Learn To Fly A Trike Weight Shift Control Aircraft – How Long Will It Take?
How long will it take to become a sport pilot and learn to fly a trike?
The minimum requirements are covered in the previous section “How to Get a Sport Pilot License to Fly a Trike“, but there are many factors that can extend the intense/accelerated advertised training time of 7 to 10 days to get a license to months or more. For intense/accelerated training time you may be able to solo in as little as five days. It all depends on your ability to learn the techniques involved in takeoff, flying and landing.
How many hours you are allowed to fly in a day can depend on weather and your endurance?
More than three hours per day is quite a bit of flying and is usually a limit for most students to be effective. How long it takes also depends on your background. If you already have other aviation training, you may progress more quickly in certain parts of your training, since there are areas in your training that may be very similar. People who fly with their friends already or practice on a flight simulator will progress faster and take less time to learn.
Four to five days of flight training may be adequate to solo
It should be noted that you typically will need your own trike to solo. Most schools do not have a trike to rent. So what happens many times is you train in your instructors trike and get to the point where you are ready to solo. Now you are more educated to buy a trike and more informed for this important purchase. You buy your trike to solo in. Industry averages say the minimum required dual training time typically needed for solo in calm conditions is about 15 hours, however, there are large variations to this rule of thumb. You should have experience flying in bumpy conditions so if it turns bumpy during your solo flight you are prepared for this. There should be no hurry to solo. Keep the instructor as long as practical so you can have the backup if you need it. It is money well spent.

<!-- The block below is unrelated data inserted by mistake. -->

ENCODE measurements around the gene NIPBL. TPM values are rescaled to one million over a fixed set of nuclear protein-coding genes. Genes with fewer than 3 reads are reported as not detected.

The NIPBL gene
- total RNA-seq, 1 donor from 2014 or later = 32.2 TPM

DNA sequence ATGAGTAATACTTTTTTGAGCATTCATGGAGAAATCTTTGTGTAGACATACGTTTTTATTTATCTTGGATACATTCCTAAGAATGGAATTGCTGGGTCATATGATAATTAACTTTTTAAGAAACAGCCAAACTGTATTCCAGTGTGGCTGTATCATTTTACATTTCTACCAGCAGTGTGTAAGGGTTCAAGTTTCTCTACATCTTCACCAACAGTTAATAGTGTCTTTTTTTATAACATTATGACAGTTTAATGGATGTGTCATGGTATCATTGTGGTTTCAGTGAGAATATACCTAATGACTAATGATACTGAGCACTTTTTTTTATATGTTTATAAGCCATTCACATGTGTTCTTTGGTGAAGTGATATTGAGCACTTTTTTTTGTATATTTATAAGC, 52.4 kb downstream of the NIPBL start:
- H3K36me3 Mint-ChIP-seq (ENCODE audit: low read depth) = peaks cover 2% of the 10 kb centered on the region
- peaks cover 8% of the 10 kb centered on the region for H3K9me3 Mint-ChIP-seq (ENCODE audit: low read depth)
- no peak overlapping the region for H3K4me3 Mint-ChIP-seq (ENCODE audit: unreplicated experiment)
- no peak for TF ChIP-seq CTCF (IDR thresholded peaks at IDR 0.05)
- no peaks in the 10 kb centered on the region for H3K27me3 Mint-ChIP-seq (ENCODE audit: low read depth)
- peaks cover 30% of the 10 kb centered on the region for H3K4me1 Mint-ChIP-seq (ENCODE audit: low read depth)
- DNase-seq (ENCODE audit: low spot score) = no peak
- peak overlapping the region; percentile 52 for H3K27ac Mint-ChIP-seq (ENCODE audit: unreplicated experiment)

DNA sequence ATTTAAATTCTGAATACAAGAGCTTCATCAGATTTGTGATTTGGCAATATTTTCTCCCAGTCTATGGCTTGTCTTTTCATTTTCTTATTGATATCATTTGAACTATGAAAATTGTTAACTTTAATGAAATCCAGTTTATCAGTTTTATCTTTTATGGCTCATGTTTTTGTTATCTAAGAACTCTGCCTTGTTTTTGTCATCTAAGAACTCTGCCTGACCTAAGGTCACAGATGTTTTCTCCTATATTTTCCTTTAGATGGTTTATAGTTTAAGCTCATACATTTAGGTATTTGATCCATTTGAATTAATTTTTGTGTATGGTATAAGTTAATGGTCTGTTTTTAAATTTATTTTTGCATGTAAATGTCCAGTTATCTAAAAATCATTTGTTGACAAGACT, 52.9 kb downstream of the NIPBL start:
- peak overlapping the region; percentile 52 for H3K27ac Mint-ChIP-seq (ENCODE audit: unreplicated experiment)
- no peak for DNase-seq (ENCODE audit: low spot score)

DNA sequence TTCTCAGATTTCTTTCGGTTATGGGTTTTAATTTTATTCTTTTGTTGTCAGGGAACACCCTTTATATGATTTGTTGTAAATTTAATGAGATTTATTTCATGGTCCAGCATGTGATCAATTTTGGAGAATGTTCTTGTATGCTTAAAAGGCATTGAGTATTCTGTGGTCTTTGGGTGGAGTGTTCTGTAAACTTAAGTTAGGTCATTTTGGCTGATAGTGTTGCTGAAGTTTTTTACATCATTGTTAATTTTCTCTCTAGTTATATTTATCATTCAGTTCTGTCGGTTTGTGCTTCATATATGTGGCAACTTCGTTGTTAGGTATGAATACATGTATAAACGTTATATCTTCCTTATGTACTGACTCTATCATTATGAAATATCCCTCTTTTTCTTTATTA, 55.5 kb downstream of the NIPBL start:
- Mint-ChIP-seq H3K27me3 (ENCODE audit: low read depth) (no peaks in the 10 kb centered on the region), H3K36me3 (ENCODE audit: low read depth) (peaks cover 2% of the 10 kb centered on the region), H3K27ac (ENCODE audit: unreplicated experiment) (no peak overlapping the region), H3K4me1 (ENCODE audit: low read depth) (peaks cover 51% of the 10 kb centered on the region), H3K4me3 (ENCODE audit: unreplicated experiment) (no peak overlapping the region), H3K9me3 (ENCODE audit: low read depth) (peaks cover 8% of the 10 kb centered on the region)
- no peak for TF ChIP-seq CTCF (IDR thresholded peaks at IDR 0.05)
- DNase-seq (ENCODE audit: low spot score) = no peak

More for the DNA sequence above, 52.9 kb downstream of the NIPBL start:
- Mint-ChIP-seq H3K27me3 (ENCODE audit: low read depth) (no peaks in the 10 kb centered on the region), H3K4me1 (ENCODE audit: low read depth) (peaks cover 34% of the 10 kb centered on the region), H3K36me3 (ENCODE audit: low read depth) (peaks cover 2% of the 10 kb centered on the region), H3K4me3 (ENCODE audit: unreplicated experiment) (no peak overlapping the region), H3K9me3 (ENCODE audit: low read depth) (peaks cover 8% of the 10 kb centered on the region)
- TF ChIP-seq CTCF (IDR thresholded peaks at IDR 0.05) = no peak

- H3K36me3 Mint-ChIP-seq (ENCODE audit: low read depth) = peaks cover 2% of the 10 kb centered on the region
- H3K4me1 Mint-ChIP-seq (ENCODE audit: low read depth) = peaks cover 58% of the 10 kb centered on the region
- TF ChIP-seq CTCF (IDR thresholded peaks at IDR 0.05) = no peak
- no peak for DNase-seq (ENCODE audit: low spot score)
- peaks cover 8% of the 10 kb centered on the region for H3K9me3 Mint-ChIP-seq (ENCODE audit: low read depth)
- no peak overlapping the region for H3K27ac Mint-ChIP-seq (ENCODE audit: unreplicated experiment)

Your first solo flights will be under very controlled conditions
Your instructor will be making most decisions for you. You will gradually begin to develop your confidence and skills as you progress in your flights. You will also begin to make more decisions about your flights yourself. By the time you finish training and are ready for your checkride, you should be able to takeoff and land without assistance in windy and bumpy conditions, as well as make most of your own decisions about flying. Industry average flight time for a sport pilot license are about 30 hours.
You should have experience flying in bumpy conditions so if it turns bumpy during your solo flight you are prepared for this. There should be no hurry to solo. Keep the instructor as long as practical so you can have the backup if you need it. It is money well spent.
An optimum training schedule is to fly 3 to 4 days per week. This allows the learning to sink in and you will have time to do your homework/groundschool, which helps you understand the flying process.
After your checkride, you are on your own
This is the beginning of a new learning experience of flying as ‘Pilot in Command’ on your own without any instructor supervision. When you get your license it is “a license to learn”.